The article explains that thermoelectric conversion is driven by the Seebeck effect: when there is a temperature difference across a conducting material, an electric current is generated. However, the efficiency of thermoelectric conversion is dependent on a figure called the thermoelectric figure of merit ZT. Historically, oxide-based converters had a low ZT, but recent research has revealed many candidates with high ZT, but their stability at high temperatures was not well documented. Both these factors have led to these converters being of limited use.
Yet, the Hokkaido researchers note that one of the alternatives is oxide-based thermoelectric materials, but the primary drawback these suffer from is a lack of evidence of their stability at high temperatures.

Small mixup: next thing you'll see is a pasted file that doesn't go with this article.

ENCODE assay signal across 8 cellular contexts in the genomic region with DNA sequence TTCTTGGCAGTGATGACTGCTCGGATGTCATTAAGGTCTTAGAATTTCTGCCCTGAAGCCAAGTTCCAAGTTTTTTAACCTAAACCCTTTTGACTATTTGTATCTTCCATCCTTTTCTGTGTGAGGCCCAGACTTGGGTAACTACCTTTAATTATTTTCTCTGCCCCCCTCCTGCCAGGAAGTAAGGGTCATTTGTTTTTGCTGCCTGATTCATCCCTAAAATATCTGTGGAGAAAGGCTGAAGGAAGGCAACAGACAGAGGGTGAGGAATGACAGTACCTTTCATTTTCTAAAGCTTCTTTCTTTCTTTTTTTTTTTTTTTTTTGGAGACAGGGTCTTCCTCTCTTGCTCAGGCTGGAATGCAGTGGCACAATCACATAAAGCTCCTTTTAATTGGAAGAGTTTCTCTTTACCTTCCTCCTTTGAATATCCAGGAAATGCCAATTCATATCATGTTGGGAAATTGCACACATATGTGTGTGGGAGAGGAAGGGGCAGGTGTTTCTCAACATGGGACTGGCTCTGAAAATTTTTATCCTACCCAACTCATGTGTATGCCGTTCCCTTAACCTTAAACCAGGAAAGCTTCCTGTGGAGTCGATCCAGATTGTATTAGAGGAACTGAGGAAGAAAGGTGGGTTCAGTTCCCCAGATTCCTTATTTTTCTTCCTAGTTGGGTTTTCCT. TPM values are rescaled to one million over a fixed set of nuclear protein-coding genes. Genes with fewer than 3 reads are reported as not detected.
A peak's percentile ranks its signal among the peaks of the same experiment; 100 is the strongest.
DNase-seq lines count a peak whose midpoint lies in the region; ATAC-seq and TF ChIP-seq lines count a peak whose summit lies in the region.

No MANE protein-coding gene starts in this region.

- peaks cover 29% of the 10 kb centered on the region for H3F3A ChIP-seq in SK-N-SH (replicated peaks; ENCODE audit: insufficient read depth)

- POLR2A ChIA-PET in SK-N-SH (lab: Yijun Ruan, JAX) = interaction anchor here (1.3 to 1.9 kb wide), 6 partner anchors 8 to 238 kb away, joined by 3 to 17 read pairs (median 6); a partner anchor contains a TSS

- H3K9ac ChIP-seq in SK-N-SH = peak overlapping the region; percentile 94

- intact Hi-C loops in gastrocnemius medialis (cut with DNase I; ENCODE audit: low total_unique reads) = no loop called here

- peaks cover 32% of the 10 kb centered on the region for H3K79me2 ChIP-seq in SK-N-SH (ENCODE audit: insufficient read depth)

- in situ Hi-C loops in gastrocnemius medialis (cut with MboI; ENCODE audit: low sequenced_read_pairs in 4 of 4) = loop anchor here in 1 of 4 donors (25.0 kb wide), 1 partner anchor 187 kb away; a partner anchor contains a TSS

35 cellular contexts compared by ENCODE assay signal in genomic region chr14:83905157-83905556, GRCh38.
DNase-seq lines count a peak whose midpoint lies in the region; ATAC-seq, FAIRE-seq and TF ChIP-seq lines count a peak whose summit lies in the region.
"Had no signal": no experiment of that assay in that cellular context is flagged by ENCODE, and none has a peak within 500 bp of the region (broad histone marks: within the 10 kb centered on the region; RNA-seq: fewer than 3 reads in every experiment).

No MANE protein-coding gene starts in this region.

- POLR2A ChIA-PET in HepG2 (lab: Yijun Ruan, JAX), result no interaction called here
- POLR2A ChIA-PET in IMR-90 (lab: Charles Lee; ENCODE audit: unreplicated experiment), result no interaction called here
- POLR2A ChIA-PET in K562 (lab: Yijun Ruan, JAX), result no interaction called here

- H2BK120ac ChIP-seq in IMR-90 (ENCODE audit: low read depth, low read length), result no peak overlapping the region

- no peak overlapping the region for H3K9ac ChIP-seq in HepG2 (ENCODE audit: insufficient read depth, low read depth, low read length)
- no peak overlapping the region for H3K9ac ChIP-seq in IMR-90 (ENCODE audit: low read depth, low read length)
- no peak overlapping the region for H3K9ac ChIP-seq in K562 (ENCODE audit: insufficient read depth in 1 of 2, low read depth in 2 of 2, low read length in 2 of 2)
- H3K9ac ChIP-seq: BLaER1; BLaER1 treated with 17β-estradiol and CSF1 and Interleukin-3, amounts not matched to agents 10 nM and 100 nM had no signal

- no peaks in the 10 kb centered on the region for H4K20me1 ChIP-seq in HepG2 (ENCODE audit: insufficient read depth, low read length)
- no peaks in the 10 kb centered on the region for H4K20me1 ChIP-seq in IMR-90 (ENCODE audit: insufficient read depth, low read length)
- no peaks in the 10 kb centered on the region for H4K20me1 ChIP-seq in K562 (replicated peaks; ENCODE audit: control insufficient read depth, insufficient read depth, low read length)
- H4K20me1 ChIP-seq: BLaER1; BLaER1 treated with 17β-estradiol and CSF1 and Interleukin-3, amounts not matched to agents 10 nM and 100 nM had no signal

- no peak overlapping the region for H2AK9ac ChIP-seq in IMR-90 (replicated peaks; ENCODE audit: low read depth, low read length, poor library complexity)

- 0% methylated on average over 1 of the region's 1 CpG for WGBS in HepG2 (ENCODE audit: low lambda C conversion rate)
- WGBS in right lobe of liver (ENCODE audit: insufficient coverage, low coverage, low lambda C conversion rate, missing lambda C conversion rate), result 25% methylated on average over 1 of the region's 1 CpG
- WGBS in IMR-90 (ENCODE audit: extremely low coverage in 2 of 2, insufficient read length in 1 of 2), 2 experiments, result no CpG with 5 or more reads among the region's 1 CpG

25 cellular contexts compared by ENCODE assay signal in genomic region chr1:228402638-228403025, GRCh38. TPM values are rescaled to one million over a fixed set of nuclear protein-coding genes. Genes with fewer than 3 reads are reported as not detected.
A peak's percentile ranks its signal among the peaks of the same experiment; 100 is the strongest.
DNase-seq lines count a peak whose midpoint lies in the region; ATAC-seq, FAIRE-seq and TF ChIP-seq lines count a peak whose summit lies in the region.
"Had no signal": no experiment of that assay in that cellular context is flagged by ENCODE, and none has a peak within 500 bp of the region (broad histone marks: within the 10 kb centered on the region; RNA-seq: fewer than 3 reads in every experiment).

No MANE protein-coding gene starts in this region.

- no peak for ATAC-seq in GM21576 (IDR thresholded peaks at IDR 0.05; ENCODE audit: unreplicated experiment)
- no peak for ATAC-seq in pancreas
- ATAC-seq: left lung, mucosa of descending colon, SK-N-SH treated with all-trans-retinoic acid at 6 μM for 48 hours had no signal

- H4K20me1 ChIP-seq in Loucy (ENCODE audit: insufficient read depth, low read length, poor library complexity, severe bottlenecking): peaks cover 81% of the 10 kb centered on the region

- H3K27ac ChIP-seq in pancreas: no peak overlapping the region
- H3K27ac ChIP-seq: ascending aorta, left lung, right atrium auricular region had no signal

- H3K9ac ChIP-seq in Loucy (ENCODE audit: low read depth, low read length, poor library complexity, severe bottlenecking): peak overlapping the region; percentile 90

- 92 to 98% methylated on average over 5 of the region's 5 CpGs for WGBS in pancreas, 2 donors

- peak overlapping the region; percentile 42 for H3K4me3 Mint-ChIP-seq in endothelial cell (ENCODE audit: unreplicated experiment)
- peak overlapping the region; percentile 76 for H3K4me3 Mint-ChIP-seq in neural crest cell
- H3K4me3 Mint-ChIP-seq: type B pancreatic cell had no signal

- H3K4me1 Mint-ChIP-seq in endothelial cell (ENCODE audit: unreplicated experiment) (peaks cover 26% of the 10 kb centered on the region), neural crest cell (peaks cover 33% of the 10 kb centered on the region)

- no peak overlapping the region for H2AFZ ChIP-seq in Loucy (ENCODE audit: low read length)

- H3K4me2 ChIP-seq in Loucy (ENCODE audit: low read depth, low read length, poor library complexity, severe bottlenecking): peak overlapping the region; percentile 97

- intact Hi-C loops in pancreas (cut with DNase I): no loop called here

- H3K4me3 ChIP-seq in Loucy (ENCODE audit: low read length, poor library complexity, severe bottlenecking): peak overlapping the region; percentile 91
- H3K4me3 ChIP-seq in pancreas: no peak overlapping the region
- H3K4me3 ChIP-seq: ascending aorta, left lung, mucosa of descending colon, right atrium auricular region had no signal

This is where lead researcher Hiromichi Ohta and his team come in. Having worked on layered cobalt oxide films for over two decades, they sought to examine the thermal and chemical stability of these films, as well as measure their ZT values at high temperatures. They tested cobalt oxide films layered with sodium, calcium, strontium or barium, analyzing their structure, resistivity, and thermal conductivity.
They found that, of the four variants, the barium cobalt oxide layered film retained its stability in terms of structural integrity and electrical resistivity at temperatures as high as 600°C. In comparison, the sodium- and calcium cobalt oxide films were only stable until 350°C, and the strontium cobalt oxide film was stable up to 450°C. The ZT of the barium cobalt oxide film increased with the temperature, reaching ~0.55 at 600°C, comparable to some commercially available thermoelectric converters.
“Our study has shown that barium cobalt oxide films would be excellent candidates for high-temperature thermoelectric conversion devices,” Ohta said in a media statement.